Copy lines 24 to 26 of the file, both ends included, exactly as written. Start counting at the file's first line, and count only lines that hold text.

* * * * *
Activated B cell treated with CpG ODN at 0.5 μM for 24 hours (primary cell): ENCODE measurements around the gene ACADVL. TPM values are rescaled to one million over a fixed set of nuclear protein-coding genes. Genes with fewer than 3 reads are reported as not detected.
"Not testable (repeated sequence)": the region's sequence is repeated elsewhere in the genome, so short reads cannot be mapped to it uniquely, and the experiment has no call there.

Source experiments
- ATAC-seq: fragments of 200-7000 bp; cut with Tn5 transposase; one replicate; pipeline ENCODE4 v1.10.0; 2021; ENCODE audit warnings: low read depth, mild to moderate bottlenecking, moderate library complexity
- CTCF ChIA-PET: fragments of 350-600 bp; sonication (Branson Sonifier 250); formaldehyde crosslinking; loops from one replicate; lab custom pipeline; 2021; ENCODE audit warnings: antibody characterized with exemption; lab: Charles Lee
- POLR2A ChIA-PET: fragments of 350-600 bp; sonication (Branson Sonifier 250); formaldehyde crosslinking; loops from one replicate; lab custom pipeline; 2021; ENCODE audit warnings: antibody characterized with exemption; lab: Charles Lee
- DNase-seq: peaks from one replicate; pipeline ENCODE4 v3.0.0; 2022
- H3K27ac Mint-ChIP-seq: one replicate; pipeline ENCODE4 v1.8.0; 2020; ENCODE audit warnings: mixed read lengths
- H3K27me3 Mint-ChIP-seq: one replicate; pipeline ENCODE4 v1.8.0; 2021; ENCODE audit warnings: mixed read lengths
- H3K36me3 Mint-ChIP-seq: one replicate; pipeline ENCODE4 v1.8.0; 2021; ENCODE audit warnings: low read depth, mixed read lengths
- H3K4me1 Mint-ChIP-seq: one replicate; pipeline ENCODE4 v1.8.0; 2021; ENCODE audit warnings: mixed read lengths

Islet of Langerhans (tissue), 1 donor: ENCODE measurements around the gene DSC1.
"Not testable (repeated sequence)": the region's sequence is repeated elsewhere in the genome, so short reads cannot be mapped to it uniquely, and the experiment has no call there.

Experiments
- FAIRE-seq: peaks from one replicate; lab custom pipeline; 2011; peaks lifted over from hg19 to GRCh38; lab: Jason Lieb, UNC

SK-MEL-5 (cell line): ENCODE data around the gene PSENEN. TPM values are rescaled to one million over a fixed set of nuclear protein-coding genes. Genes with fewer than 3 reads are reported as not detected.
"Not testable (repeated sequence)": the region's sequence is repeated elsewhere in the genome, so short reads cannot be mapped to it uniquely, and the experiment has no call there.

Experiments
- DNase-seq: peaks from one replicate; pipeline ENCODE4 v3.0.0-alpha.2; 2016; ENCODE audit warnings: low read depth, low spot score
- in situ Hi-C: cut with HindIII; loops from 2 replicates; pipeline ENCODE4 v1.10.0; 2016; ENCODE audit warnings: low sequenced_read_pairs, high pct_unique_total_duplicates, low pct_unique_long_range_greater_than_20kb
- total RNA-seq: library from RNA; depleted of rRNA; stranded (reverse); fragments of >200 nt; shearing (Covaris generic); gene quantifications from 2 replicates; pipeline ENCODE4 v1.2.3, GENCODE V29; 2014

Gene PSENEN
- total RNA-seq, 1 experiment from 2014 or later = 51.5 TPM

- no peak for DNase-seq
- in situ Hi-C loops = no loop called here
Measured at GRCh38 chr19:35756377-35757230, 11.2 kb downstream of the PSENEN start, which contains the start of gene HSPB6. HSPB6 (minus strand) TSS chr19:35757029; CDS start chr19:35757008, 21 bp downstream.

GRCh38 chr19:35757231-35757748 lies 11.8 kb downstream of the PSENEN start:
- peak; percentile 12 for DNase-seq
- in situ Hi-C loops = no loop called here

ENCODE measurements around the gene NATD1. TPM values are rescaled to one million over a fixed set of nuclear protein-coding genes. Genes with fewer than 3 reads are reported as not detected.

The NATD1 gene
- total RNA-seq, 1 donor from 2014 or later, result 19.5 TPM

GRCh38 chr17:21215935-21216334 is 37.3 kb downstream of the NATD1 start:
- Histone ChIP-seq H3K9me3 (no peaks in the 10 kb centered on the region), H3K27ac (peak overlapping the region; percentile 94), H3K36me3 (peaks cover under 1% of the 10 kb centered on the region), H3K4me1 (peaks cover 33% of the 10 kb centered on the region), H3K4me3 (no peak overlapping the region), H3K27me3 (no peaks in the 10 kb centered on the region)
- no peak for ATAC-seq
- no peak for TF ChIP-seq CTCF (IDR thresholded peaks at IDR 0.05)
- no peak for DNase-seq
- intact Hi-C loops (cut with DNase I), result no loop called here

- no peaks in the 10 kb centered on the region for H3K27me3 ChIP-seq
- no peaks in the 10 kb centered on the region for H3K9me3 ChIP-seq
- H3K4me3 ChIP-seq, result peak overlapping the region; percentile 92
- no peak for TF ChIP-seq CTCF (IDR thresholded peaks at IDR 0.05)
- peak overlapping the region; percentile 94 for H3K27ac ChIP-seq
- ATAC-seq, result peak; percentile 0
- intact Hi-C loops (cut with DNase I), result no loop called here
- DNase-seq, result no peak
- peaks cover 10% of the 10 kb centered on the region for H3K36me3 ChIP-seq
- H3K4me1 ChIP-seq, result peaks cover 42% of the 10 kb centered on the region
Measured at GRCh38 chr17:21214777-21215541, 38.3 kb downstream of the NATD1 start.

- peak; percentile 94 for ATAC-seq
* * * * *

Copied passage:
- no peak for DNase-seq
- in situ Hi-C loops = no loop called here
Measured at GRCh38 chr19:35756377-35757230, 11.2 kb downstream of the PSENEN start, which contains the start of gene HSPB6. HSPB6 (minus strand) TSS chr19:35757029; CDS start chr19:35757008, 21 bp downstream.